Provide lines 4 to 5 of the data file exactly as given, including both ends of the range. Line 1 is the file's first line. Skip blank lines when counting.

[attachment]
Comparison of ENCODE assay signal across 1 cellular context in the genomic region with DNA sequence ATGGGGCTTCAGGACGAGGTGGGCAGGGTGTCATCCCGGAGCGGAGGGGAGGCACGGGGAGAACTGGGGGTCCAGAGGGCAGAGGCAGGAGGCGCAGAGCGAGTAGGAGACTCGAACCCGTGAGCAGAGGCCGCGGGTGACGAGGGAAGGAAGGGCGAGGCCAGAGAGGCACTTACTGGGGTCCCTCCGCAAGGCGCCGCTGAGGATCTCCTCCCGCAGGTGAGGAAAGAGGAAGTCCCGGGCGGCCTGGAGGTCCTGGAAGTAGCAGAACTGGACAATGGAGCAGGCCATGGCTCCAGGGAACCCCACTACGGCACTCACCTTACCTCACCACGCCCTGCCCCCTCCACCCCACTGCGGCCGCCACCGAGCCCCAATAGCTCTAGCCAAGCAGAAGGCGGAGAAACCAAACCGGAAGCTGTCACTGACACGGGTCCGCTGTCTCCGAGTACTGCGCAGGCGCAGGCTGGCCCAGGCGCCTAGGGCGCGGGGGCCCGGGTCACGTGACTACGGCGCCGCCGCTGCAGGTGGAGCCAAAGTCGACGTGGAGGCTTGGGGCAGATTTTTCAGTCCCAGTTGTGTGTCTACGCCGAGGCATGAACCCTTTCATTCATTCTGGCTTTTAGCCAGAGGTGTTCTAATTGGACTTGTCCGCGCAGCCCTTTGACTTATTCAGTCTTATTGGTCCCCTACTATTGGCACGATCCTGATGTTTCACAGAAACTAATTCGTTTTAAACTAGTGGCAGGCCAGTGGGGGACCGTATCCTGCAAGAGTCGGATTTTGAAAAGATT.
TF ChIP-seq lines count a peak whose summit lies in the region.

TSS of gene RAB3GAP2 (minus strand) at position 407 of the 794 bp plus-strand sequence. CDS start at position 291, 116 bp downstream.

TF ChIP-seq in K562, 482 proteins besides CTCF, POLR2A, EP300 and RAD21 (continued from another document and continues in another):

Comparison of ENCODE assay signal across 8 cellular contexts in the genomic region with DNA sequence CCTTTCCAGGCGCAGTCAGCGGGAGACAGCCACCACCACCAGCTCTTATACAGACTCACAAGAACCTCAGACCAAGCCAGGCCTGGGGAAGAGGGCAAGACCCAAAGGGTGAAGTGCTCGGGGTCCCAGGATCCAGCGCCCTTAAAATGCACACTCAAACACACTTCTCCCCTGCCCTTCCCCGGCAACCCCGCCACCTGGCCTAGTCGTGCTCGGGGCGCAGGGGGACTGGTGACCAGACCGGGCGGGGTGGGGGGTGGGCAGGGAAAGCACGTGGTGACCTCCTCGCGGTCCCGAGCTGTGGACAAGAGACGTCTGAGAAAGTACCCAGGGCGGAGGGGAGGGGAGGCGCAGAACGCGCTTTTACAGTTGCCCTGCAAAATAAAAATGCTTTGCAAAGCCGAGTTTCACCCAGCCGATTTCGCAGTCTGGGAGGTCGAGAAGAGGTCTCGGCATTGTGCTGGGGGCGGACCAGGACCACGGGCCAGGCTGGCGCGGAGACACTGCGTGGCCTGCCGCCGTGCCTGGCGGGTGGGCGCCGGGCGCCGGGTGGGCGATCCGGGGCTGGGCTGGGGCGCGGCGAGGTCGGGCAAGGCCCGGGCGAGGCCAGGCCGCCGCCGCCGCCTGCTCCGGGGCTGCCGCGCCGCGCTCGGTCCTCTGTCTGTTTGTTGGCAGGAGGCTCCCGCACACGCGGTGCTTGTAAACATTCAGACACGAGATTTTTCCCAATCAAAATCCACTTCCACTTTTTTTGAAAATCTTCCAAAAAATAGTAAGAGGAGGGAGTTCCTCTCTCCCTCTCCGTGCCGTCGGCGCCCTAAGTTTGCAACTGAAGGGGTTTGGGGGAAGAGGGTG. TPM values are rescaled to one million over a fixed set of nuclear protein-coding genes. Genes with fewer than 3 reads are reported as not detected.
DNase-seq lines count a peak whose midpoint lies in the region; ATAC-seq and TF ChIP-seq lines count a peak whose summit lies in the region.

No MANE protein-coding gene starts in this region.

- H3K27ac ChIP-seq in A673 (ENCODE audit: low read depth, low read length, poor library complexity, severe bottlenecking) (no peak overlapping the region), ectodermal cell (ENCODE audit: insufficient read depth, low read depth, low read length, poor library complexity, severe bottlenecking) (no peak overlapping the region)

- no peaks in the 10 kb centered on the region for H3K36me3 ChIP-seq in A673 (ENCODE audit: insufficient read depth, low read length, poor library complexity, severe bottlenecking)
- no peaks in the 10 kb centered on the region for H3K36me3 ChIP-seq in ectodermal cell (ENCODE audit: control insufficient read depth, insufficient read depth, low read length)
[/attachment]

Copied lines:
TF ChIP-seq in K562, 482 proteins besides CTCF, POLR2A, EP300 and RAD21 (continued from another document and continues in another):

Comparison of ENCODE assay signal across 8 cellular contexts in the genomic region with DNA sequence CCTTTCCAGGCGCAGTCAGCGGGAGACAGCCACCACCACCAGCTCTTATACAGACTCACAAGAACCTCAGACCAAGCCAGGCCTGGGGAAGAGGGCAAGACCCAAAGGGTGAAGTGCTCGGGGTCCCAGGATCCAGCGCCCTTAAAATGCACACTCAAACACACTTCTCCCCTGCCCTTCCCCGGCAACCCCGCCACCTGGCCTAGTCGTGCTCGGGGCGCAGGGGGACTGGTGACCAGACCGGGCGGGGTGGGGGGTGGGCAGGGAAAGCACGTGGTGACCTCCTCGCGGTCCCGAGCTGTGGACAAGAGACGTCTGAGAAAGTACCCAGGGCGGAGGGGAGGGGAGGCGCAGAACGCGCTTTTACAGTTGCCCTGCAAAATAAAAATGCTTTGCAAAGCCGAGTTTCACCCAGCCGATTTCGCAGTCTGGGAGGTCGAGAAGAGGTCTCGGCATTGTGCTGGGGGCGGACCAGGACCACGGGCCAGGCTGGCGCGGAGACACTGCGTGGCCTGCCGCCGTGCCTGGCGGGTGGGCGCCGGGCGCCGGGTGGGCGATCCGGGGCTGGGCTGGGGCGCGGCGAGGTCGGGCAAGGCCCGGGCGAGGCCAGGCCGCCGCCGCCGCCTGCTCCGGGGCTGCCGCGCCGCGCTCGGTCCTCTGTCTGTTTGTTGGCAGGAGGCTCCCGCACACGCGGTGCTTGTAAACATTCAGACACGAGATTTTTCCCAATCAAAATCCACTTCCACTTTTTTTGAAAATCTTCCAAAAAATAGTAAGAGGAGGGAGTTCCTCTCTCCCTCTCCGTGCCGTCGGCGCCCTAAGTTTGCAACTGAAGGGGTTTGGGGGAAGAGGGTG. TPM values are rescaled to one million over a fixed set of nuclear protein-coding genes. Genes with fewer than 3 reads are reported as not detected.